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-   -   Do poor kids have a chance (https://www.englishforum.ch/international-affairs-politics/293466-do-poor-kids-have-chance.html)

robBob 10.08.2019 09:38

Do poor kids have a chance
 
According to Biden they do.

https://www.nytimes.com/2019/08/09/u...oor-kids.html?

:rolleyes:

slammer 10.08.2019 10:25

Re: Do poor kids have a chance
 
Nobody understands American politics, just ignore them, they may go away.

greenmount 10.08.2019 10:34

Re: Do poor kids have a chance
 
Because the white kids cannot be poor or what?

Lovely future president, exactly when you thought there cannot be anyone worse than Trump. lol

Rjellsch 10.08.2019 10:35

Re: Do poor kids have a chance
 
It depends on why they are poor. Some people are poor because life served up some difficult situations or events. Others are poor because they and most around them have a history of making bad decisions and showing questionable judgment. Chance is strongly against those in the second category.

k_and_e 10.08.2019 12:46

Re: Do poor kids have a chance
 
Depends where and when you are born. You can better be born poor in Switzerland than born middle class in most countries of the world.

Same for timing. If are born during a war or your graduation age is during a huge economic depression, it will seriously affect your chances in life.

greenmount 10.08.2019 14:46

Re: Do poor kids have a chance
 
I have found a good article on Mr. Biden's latest gaffe....and it would be unfair to blame him, particularly him...it is how many (middle class) Americans really think.

https://www.theatlantic.com/ideas/ar...-gaffe/595855/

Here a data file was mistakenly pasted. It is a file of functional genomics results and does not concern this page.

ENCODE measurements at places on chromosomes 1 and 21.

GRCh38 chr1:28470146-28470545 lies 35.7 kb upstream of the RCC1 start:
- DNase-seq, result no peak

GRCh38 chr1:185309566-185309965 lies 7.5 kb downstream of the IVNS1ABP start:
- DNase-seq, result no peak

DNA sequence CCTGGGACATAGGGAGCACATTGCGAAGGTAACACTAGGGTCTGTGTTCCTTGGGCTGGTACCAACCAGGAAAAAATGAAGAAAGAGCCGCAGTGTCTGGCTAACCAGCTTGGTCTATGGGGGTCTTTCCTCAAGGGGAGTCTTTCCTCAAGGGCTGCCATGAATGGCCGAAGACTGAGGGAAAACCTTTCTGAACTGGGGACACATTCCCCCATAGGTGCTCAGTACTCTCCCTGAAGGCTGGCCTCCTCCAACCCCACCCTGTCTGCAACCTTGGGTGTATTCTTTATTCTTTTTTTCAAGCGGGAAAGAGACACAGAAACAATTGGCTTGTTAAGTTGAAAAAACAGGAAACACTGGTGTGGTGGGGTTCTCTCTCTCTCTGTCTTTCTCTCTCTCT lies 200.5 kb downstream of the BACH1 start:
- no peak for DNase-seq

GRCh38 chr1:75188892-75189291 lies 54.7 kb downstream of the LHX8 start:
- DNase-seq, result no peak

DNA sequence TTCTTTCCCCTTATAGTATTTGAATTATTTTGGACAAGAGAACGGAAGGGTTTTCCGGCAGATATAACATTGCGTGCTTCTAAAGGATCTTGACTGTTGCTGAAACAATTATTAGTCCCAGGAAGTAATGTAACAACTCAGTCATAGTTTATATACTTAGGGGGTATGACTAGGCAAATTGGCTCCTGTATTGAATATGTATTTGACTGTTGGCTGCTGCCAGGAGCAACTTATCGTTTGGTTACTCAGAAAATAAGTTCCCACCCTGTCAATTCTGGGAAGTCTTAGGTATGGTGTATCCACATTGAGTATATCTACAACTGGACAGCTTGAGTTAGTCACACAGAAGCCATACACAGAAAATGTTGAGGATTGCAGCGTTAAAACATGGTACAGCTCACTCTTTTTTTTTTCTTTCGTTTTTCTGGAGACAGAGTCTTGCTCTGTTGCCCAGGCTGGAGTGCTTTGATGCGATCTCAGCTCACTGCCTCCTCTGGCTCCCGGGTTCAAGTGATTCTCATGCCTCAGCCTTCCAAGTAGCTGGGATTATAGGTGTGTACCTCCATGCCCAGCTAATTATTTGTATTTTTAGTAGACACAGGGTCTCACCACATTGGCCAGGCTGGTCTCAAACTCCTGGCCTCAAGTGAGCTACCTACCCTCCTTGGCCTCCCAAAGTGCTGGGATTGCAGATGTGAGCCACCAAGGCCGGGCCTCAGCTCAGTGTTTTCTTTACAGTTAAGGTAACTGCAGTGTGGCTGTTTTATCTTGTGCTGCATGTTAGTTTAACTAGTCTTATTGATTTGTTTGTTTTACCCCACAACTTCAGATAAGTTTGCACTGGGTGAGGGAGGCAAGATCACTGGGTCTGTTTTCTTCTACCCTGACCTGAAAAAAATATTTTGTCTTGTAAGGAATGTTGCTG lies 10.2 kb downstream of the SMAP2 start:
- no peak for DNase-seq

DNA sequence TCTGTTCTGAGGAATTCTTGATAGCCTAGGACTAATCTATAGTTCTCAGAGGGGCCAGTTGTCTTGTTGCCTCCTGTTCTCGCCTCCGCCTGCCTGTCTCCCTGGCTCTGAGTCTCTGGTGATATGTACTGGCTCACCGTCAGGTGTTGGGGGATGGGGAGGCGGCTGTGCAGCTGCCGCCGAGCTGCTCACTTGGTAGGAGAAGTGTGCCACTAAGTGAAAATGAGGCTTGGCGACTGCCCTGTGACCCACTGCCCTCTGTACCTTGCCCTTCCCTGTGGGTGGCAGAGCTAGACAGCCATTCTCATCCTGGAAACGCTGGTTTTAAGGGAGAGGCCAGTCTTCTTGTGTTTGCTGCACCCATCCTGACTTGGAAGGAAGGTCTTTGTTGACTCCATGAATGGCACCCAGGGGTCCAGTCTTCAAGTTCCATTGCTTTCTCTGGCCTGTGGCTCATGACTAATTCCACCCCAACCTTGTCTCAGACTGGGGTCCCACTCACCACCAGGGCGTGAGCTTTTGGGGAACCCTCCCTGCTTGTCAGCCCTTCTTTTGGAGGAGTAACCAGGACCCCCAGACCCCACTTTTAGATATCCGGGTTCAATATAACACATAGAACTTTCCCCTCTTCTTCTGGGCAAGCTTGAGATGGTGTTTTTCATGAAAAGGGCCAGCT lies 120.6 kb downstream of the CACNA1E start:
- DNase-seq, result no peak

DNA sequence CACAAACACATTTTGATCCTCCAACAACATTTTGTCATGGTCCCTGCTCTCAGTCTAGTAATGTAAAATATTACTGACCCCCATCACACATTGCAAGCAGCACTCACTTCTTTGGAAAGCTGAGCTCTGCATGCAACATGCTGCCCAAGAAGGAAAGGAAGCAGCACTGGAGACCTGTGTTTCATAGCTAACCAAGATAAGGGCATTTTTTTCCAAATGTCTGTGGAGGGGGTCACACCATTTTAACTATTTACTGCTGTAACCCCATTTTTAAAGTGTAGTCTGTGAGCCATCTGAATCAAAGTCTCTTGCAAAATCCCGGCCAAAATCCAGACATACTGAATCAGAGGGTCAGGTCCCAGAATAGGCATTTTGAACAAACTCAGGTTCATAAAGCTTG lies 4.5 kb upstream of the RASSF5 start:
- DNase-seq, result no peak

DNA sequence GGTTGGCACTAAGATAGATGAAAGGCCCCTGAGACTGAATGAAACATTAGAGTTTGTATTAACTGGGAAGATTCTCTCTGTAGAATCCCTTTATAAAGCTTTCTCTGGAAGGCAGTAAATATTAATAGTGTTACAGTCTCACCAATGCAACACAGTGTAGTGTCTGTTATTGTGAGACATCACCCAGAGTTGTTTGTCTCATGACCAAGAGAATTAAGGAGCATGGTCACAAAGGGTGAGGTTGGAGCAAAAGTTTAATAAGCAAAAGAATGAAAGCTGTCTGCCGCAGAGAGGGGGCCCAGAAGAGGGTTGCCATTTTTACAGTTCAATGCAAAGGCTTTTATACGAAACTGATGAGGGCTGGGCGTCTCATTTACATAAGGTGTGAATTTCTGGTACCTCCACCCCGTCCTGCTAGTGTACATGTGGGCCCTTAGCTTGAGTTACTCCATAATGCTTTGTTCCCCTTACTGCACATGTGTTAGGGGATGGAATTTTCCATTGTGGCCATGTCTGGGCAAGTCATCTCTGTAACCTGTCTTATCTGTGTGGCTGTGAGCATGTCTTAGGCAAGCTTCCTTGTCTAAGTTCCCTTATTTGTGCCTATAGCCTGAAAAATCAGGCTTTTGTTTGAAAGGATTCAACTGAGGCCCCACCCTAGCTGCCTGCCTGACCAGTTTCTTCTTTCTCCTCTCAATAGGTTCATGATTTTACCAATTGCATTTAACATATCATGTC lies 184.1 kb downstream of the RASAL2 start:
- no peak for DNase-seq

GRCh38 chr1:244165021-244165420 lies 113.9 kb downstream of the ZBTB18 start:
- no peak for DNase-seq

Quote:

Another Joe Biden gaffe: “We have this notion that somehow if you’re poor, you cannot do it. Poor kids are just as bright and just as talented as white kids.” That was yesterday, before the Asian and Latino Commission in Des Moines, Iowa. And Biden knew it was one—he immediately tried to clarify with, “Wealthy kids, black kids, Asian kids. No, I really mean it. But think how we think about it. We think how we’re going to dumb it down. They can do anything anybody else can do, given a shot.”


But still—“white” kids versus “poor” ones. The reason even Biden’s fans are cringing at this remark is that it implies an equation between being poor and being a person of color, and perhaps also that all high-achieving students are white.

And it isn’t the first time Biden has let slip sociological assumptions of this kind. Who can forget Biden sunnily crowing that Barack Obama, when first running for president, was a godsend in being a “mainstream” African American who combined the traits of being “articulate and bright and clean.”


Besides the memory-friendly ABC sequence of the words, that remark was almost uncannily complete in summing up age-old stereotypes about what it is to be black. Few educated black people are unfamiliar with being called “articulate” for simply speaking about as confidently as their white equivalents; the veiled notion is that the black norm is to be somewhat ungifted with words. Then “bright” harbors a quiet yet pitiless condescension. (After the acclaimed theater director Harold Prince’s passing last week, I think of when the playboy Bobby in Company says to a flight attendant he just slept with but is ambivalent about seeing again, “Look, you’re a very special girl,” and “not just because you’re bright.”) As to noting that Obama is “clean,” little needs to even be said.